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Six-party talks may resume in early November
Updated: 2005-10-23 09:28

The Democratic People's Republic of Korea (DPRK) has promised to return to the fifth round of six- party nuclear talks in early November unconditionally, Bill Richardson, US governor of the New Mexico State said on Saturday in Seoul.
Six-party talks may resume in early November
Christopher Hill (R), U.S. Assistant Secretary of State for East Asian and Pacific Affairs and top U.S. negotiator for the six-party talks, speaks to journalists before continuation of talks in Beijing September 16, 2005. [Reuters]

Richardson, a former US ambassador to the United Nations, led a 10-member delegation to the DPRK for a four-day trip earlier this week and met with several senior DPRK officials.

"The trip was successful and the most important success was the unconditional return commitment the North Koreans gave me, to return to the six-party talks in early November," he was quoted by South Korean Yonhap News Agency as saying at a press conference held earlier in the day.

"North Koreans assured me that they will return probably in the latter part of the first week of November," he said.

While, the DPRK side denied the existence of any uranium enrichment program and facilities, said Richardson, adding "They said they use natural uranium for fuel rods."

"The North Korean government allowed my delegation to visit the Yongbyon military nuclear reactor. I believe that was a show of transparency and it bodes well for the six-party talks that will be coming up in Beijing," he said.

The US official also quoted DPRK officials as saying that they would invite Director Mohamed ElBaradei and other appropriate International Atomic Energy Agency's officials to Pyongyang "at an appropriate time."

"I found North Koreans are in a positive mood towards the ( nuclear) talks," he said. "North Koreans stated they would abide by the statement of principles where they dismantle, adhere to IAEA safeguards and rejoin the Nuclear Non-Proliferation (Treaty). "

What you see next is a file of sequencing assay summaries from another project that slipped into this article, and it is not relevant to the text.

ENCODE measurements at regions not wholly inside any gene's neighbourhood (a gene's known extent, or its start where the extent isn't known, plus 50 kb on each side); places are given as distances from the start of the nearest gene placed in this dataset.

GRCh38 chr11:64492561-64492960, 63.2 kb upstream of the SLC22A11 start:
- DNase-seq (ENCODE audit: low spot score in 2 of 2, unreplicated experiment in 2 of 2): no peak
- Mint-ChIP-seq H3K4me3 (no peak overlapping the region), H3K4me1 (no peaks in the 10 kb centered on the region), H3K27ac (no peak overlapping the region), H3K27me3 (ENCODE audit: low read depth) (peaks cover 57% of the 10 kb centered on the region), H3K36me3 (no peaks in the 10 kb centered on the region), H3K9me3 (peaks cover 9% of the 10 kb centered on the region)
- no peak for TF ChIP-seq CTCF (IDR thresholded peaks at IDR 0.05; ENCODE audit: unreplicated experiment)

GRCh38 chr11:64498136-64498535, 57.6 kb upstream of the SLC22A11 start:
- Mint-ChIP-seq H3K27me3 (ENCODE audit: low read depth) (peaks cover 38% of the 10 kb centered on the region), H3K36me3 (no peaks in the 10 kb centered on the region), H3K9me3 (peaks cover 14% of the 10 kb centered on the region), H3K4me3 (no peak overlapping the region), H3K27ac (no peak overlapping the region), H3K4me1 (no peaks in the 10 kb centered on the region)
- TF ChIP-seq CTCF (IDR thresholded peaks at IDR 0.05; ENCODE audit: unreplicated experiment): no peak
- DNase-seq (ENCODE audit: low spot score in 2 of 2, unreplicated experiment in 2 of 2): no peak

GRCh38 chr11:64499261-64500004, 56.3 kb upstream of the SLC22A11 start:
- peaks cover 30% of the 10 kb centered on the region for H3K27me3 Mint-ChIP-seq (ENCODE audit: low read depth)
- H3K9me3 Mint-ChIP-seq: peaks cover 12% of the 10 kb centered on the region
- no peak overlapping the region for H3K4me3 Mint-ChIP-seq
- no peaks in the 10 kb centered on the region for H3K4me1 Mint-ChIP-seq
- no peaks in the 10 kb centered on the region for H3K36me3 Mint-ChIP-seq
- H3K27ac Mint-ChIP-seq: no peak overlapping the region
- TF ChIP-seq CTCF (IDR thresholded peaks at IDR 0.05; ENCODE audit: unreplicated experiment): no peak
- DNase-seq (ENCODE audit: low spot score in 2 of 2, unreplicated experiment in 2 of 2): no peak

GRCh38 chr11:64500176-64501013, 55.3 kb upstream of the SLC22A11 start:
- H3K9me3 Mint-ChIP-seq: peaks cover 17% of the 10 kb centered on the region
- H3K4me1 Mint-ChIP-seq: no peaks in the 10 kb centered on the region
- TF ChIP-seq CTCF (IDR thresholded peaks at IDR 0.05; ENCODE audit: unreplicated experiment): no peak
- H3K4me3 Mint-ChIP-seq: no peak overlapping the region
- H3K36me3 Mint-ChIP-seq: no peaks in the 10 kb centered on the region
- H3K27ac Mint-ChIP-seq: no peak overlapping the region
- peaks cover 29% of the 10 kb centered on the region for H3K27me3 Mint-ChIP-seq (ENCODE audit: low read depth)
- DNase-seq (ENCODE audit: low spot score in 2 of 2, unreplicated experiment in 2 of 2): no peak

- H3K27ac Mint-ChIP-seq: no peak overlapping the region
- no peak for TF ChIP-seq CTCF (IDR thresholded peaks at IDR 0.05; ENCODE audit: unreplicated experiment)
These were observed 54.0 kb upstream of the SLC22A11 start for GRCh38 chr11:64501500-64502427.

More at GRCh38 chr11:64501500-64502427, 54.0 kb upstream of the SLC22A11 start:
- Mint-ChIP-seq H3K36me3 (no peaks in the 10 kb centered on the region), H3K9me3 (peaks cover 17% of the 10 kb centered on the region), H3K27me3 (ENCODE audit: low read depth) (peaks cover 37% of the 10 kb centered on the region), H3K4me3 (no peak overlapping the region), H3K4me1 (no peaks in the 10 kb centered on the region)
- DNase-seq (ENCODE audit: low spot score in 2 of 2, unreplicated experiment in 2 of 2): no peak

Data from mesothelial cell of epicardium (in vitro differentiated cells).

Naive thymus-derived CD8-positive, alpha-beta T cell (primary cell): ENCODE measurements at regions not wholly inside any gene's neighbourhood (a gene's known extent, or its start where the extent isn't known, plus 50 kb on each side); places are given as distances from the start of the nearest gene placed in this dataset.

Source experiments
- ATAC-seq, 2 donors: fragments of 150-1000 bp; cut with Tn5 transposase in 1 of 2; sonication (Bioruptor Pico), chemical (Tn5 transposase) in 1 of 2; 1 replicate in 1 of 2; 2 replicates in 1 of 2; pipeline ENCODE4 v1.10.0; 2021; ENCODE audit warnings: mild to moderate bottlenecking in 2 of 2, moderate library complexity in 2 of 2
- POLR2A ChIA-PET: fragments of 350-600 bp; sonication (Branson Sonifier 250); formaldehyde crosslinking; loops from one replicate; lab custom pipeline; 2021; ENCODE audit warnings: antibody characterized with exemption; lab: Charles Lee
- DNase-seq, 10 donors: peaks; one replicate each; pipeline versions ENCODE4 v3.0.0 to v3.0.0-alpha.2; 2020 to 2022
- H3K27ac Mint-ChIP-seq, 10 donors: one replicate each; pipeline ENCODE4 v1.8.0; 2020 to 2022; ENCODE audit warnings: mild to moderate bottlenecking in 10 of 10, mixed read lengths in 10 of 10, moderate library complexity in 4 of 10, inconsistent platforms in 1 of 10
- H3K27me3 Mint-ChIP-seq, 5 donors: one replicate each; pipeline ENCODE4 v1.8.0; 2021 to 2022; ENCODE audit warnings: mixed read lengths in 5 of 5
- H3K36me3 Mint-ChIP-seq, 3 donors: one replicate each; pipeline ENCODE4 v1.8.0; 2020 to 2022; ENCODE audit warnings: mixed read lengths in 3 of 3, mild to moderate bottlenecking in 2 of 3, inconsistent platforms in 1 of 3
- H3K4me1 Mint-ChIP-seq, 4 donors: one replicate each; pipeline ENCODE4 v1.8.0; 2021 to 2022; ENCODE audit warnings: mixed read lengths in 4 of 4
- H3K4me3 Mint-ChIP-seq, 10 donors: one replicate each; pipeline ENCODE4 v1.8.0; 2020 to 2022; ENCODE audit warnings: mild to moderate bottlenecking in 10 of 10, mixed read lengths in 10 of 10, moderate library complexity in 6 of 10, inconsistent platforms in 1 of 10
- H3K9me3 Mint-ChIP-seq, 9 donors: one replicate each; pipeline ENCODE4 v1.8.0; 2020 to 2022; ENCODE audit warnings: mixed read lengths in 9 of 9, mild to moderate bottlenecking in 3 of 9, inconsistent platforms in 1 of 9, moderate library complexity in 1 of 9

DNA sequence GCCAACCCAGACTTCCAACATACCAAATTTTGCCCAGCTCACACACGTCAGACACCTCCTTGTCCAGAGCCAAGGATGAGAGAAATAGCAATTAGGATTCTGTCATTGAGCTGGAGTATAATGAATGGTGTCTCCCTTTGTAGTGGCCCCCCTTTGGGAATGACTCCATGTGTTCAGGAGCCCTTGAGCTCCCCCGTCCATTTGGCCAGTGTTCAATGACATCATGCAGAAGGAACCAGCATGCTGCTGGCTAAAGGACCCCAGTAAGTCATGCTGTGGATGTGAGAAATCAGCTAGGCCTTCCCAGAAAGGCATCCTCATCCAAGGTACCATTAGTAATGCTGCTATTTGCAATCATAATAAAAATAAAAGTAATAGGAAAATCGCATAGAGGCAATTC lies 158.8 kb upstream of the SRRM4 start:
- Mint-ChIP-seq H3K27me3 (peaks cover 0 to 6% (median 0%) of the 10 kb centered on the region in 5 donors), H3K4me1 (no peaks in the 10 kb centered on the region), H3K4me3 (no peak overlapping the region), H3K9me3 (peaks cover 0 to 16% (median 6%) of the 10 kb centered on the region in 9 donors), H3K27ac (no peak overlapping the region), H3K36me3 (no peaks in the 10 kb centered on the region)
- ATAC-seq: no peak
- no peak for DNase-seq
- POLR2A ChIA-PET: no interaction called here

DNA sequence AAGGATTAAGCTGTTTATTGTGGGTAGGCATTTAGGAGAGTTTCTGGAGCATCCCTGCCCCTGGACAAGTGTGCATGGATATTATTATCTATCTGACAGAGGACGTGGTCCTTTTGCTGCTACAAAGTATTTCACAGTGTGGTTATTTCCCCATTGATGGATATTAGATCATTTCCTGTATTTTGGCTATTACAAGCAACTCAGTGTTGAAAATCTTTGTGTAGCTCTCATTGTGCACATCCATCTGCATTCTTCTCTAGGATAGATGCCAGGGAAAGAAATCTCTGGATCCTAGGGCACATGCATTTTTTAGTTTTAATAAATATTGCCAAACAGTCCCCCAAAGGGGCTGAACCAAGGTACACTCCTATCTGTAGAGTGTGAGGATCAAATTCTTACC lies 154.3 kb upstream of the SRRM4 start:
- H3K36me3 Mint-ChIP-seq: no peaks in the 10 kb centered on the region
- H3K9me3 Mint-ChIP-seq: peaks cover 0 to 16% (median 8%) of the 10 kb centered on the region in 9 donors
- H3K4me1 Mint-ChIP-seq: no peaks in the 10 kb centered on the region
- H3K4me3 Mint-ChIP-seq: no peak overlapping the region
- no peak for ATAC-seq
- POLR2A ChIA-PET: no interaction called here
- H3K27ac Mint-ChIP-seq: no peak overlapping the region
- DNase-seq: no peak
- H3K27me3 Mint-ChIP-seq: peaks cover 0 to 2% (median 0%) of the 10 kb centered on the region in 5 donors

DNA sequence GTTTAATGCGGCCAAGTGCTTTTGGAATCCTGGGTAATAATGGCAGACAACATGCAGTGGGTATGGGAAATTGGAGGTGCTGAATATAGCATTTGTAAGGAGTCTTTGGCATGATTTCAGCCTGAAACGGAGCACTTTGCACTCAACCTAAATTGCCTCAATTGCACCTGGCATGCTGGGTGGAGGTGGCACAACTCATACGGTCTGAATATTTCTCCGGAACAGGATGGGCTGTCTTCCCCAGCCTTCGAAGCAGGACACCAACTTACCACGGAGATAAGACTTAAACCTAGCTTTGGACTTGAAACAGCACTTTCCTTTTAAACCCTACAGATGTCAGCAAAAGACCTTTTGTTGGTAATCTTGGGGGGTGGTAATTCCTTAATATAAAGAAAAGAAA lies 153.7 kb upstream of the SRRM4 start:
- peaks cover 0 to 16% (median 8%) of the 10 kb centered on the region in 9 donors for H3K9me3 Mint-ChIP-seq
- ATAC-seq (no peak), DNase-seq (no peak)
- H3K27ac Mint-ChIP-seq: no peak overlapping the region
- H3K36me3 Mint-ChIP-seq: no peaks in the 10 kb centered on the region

"They indicated that the important principles of words for words and actions for actions would accompany any of the initiatives they will take," he added.

On Sept. 19, delegations from China, the United States, the DPRK, Russia, South Korea and Japan adopted a joint statement at the end of the fourth round of the six-party talks aimed to resolve the nuclear issue on the Korean Peninsula.

In the joint statement, the DPRK is committed to abandoning " all nuclear weapons" and "existing nuclear programs" and returning to the Non-Proliferation Treaty (NPT) of Nuclear Weapons and to the IAEA safeguards at an early date.

In return, the other five parties, namely, China, Japan, South Korea, Russia and the United States, stated their willingness to provide energy assistance to the DPRK in the joint statement.

On the light water reactors (LWRs) issue, Richardson said the DPRK showed "flexibility" on it.

The DPRK insists it will start abandoning nuclear weapons program only after the US agrees to provide LWRs to the DPRK. But Washington holds that the issue of LWRs can be discussed after the DPRK fulfills the commitment it made at the fourth round nuclear talks.

"They stated they will be prepared to have us or any other six- way talk countries participate in fuel-cycle on the front end and back end," Richardson was quoted by Yonhap as saying.

Asked to elaborate on the "front end and back end" issue, Richardson said: "We found further flexibility that the US or some combination of the six-way talks countries could bring in the fuel for light-water reactor. At some point there was talk on bringing in an American CEO to run the light-water reactor."

He also said the DPRK officials hinted the countries can also take away spent fuel rods to ease the concern that the DPRK may use it for development of nuclear weapons.

The US official flew to Seoul Friday night from Tokyo where he also held press conference over his DPRK visit. He left here for home earlier Saturday.

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